The man who is willing to die on the Parliament House lawns.

Gregory Andrews is a former high-level Australian diplomat and Threatened Species Commissioner.

He is married, and a father of two teenagers. 

He is an Aboriginal Australian.

And he is also currently in the midst of a hunger strike on the lawns of Parliament House in Canberra – all in the name of climate change.

Watch Gregory Andrews speaks about his strike. Post continues below.

Video via Sky News.

For decades, Andrews worked with the government, including being an ambassador to West Africa. It was from this position that Andrews saw first-hand the lack of tangible action being taken by the Australian Government to address climate change. And it began to seriously impact his wellbeing.

"I actually got climate grief, or ecological grief, at the beginning of this year. I found it really devastating to see what science was showing us about the impact and the looming tipping points. To see Tanya Plibersek approve her fourth coal mine since she'd been the Minister for the Environment really hurt," he tells Mamamia.

"Also, as a person of shared Aboriginal and European descent, I feel a real attachment to the bush and our animals, so seeing the impact was heartbreaking too."


Andrews says his wife was worried he was "doom scrolling" on climate change sites too much. But for Andrews, he feels it was the cognitive dissonance from the wider public about the environment and climate that really affected him.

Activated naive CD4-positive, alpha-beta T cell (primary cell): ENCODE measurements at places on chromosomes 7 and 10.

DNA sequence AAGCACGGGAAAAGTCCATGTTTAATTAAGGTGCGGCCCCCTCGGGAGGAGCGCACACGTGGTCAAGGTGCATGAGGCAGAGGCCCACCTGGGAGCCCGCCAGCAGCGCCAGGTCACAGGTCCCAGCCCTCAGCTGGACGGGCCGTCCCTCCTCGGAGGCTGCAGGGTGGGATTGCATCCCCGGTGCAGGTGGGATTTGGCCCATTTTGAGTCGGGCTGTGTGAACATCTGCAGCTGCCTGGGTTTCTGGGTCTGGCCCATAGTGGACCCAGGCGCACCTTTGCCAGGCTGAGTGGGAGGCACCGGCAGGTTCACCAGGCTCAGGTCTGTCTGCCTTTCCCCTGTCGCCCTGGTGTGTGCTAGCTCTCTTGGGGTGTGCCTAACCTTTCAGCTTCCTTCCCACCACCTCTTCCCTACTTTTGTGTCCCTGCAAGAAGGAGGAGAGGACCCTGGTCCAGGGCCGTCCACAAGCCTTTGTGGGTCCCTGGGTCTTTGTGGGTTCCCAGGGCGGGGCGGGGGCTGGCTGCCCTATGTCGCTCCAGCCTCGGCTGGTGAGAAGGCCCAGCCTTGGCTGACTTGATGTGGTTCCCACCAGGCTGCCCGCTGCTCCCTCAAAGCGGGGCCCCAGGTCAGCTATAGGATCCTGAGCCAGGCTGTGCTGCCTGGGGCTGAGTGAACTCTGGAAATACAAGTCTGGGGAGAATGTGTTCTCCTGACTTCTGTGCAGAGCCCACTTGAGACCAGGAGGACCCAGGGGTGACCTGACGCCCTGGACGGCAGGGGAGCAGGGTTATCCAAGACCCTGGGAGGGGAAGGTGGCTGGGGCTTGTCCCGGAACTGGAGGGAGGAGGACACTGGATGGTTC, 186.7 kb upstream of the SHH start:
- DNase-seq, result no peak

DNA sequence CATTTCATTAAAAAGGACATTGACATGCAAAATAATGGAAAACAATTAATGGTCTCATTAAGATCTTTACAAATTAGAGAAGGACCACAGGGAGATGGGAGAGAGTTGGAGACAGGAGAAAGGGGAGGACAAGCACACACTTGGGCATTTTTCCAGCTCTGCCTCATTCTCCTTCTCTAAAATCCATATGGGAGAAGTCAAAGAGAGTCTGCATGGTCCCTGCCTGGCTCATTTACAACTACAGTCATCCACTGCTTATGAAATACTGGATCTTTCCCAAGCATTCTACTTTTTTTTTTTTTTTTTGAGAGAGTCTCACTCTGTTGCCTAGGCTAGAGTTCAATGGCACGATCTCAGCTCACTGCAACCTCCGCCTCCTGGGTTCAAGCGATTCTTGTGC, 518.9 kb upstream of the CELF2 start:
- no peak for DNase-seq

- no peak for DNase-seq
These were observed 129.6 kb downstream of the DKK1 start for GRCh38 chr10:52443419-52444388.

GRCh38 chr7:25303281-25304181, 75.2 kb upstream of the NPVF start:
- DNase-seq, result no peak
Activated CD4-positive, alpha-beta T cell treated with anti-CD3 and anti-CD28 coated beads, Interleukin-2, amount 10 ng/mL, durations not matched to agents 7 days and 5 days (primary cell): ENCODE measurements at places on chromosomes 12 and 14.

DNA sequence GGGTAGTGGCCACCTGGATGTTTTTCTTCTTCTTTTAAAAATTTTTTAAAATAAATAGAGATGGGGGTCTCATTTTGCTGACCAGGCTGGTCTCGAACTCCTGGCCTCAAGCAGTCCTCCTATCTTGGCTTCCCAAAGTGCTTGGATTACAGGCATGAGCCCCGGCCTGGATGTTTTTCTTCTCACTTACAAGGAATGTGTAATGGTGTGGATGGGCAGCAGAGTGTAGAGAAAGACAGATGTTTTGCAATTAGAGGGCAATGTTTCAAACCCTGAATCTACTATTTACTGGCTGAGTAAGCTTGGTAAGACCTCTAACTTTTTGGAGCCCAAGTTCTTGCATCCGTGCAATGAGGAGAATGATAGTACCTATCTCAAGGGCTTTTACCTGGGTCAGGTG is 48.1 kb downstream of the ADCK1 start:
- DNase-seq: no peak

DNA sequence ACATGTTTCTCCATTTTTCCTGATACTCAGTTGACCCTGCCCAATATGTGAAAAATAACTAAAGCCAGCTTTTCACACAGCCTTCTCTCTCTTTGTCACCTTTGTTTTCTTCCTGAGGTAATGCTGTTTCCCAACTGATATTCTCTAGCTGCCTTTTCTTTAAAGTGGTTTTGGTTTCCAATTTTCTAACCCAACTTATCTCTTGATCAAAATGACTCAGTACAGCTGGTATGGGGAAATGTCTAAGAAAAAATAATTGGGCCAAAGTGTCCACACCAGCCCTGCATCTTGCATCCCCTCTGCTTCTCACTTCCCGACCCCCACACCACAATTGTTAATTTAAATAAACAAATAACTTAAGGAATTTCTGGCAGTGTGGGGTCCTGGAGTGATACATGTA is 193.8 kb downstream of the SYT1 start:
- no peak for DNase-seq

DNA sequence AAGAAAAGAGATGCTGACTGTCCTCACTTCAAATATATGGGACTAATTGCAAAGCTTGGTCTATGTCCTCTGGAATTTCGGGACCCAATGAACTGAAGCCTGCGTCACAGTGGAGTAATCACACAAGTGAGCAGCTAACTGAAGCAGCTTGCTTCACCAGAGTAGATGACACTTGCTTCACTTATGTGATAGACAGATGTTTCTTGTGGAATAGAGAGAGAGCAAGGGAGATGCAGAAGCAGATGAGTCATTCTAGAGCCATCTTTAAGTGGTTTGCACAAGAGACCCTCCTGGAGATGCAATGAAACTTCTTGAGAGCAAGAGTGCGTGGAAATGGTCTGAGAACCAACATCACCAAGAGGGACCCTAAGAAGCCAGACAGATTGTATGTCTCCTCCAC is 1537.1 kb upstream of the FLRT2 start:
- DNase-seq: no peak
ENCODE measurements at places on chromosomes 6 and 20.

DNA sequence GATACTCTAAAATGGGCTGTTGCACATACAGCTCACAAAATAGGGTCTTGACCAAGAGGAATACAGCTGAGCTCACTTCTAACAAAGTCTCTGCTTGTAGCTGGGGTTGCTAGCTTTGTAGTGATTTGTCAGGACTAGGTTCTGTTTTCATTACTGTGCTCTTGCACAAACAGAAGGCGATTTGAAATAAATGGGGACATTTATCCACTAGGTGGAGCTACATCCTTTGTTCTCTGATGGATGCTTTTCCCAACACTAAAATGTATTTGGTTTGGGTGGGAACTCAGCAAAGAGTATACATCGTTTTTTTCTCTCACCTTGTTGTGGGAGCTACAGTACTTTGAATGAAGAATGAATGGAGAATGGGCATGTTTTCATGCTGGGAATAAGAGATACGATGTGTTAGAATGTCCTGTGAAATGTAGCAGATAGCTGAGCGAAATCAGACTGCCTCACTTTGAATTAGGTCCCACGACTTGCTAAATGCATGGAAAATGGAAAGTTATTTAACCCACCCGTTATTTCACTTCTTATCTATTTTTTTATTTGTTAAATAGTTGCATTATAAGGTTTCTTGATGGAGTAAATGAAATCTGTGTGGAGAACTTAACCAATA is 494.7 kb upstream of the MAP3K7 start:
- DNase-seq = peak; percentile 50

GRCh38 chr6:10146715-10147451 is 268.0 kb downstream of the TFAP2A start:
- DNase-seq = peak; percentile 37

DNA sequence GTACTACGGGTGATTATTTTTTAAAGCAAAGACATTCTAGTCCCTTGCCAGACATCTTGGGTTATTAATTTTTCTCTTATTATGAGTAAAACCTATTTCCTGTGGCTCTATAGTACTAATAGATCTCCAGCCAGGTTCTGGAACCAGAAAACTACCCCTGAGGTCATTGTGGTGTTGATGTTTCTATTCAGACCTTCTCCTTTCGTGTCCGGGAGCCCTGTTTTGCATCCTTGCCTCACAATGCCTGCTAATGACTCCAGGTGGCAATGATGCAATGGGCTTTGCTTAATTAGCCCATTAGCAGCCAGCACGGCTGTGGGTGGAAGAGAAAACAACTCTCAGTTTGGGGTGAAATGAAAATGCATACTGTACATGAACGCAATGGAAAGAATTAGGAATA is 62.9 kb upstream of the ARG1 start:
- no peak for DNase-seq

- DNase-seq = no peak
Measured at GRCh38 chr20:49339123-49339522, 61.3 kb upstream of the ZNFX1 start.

He also feels frustrated with the current government, saying he feels as though Prime Minister Anthony Albanese has not done what he promised to do during the recent Federal election campaign.

With his climate despair building, Andrews has, this year, moved into activism. Initially, he thought about chaining or gluing himself to something. Although he respects people who do this, he knows it makes "many Australians cross to have their everyday life interrupted".

The next idea was a hunger strike. And the idea stuck.

Andrews told his loved ones about his plans, and they said they would support him. 

"My wife and children, who are 16 and 18, have been lovely. And I told my mother as well, and she was supportive too – she knew how much this cause means to me. She sent me a really lovely message saying how proud she was of me, and that made me cry. So I decided to do it after three months of planning."

His GP, however, didn't support the decision, particularly because Andrews has an enlarged heart due to a heart murmur condition. Instead, Andrews organised for someone else to monitor his vitals.

Over a week ago, Andrews began his strike, vowing not to quit until Australia has a timeline to stop exporting fossil fuels. He says the first three days of the fast were the hardest.


When I speak to Andrews, it has been 10 days since he has last eaten.

He's still drinking water, and the occasional pinch of salt to keep his electrolytes up. Andrews still has good mental clarity. He's just slower in his movements and speech, which is to be expected.


Each day he sits out the front of Parliament House with his sign that tells people he is on a hunger strike. He has a tent to keep the sun off him, as well as a chair. He also has an umbrella handy for the days it rains.